Faced with lawlessness, as well as lawsuits related to organized crime and money laundering, Francisco Javier García Cabeza de Vaca, governor of Tamaulipas, hired a law firm in the United States, who would pay him $ 1,650 an hour, to lobby with government officials and members of Congress in that country from In order to generate a perception that the actions taken in Mexico against them are erratic because confidential information has been revealed.
The firm that García Cabeza de Vaca chartered was Gerger He-nnessy McFarlane, based in Houston, Texas, according to a public registry of foreign law firm clients, which is mandatory in that country.
Among the litigants’ cases were BP’s defense of the oil spill in the Gulf of Mexico from the Deepwater Horizon platform in 2010; Another, known as United States vs. Ahmed, from 1996, defended that pouring petrol into a blanket of water was not an offense of “active pollution.”
Most of the alleged crimes contained in the complaints filed in Mexico were committed against Cabeza de Vaca before he became governor of Tamaulipas. In the contract with his attorney, the president provides the Tamaulipas government house as his residence.
The Prosecutor’s Office accuses the President of Tamaulipas with the commission of organized crime and the operations with the use of illicit resources and tax fraud on an equal footing.
Cabeza de Vaca made a deposit of $ 100,000 to the attorneys. David Gerger, one of the attorneys, would be charged $ 975 an hour, and attorney Ashley Caper, of the same company, would be charged $ 675 an hour.
A deposit of $ 100,000 was deposited on April 12, 2021 by Mariana Gómez García, the name and surname that matches that of García Cabeza de Vaca’s wife, according to the document in his possession Today.
One of the tasks assigned to the law firm is to pervade the idea that the head of the Financial Intelligence Unit (FIU), Santiago Nieto Castillo, has published public information provided by FinCen in US government, Congressional, and Treasury departments fighting financial crime) in a committee session Mexican House of Representatives to analyze the origin of the request to impeach the President of Tamaulipas.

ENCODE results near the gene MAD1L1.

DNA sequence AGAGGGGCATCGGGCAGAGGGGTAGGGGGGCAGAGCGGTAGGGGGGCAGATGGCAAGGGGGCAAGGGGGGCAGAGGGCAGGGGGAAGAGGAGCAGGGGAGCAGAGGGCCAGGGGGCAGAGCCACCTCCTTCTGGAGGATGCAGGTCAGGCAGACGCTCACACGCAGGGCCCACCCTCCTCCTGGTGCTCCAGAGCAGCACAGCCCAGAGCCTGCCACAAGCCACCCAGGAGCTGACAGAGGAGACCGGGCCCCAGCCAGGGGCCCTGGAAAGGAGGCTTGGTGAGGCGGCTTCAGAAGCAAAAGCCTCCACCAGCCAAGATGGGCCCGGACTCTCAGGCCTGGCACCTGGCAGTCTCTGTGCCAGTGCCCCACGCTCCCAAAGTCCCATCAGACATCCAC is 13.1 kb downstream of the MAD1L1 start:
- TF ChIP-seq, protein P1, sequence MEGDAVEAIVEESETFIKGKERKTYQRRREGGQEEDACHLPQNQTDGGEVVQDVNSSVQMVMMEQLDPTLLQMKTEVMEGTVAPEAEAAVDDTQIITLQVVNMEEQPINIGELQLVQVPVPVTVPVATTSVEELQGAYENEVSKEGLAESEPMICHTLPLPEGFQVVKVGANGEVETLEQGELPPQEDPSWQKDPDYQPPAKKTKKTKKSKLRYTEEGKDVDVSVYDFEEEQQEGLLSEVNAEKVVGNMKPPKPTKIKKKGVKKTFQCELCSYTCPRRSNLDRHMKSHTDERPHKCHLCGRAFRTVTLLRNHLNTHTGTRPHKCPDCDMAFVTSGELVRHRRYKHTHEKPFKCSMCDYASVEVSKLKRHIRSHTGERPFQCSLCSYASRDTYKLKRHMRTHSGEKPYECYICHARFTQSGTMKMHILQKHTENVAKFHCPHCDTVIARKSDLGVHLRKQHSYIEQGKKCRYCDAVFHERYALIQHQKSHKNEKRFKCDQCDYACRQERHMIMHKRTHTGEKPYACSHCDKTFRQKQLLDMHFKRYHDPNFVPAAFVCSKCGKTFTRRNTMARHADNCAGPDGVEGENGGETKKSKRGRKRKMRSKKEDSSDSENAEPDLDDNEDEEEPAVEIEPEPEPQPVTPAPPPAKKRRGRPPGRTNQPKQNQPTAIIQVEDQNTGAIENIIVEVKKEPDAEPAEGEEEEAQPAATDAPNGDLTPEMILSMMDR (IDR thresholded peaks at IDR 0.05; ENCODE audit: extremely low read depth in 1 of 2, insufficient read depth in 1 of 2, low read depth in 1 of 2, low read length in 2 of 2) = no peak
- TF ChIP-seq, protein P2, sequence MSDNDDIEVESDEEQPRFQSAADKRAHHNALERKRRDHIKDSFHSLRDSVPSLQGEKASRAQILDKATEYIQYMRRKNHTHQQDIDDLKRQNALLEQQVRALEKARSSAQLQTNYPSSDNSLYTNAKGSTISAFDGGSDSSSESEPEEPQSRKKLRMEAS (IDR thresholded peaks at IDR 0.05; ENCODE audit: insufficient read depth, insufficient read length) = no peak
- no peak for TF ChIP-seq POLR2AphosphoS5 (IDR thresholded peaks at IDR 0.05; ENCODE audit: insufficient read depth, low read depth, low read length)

That session was public by a decision of the Investigation Department that was created to investigate the case, which is chaired by Moreno’s deputy, Pablo Gomez.
The Financial Intelligence Unit sources consulted by this newspaper commented that FinCen and other US authorities provided the information and authorized its sharing with the relevant authorities. Among these bodies, according to the sources, are the Investigation Department that analyzes the source of the violation and the Office of the Public Prosecutor of the Republic.
Francisco Javier Cabeza de Vaca requested the assistance of this office in contacting the United States government, and in particular FinCen, to discuss articles in the Mexican press that were presumed to contain classified information that may have been obtained from this office.
“What (the governor) wants to gain from this is two things: discrediting the Mexican government and secondly, raising some suspicion regarding the handling of confidential information shared by the FIU,” according to Mexican sources involved in the operation.
One of the functions of the law firm is to contact officials of the executive branch and possibly Congress to provide data to the United States government about the potential disclosure of classified information that has appeared in the Mexican press and to inform those responsible for the leaks and resulting damage.
In addition, the document specifies that the attorneys “intend to communicate with representatives of the United States government in writing and possibly by phone or in person to educate officials of the executive branch and possibly Congress, to mitigate the effects of the disclosure of classified information to the Mexican press and to discourage and prevent future disclosure.”
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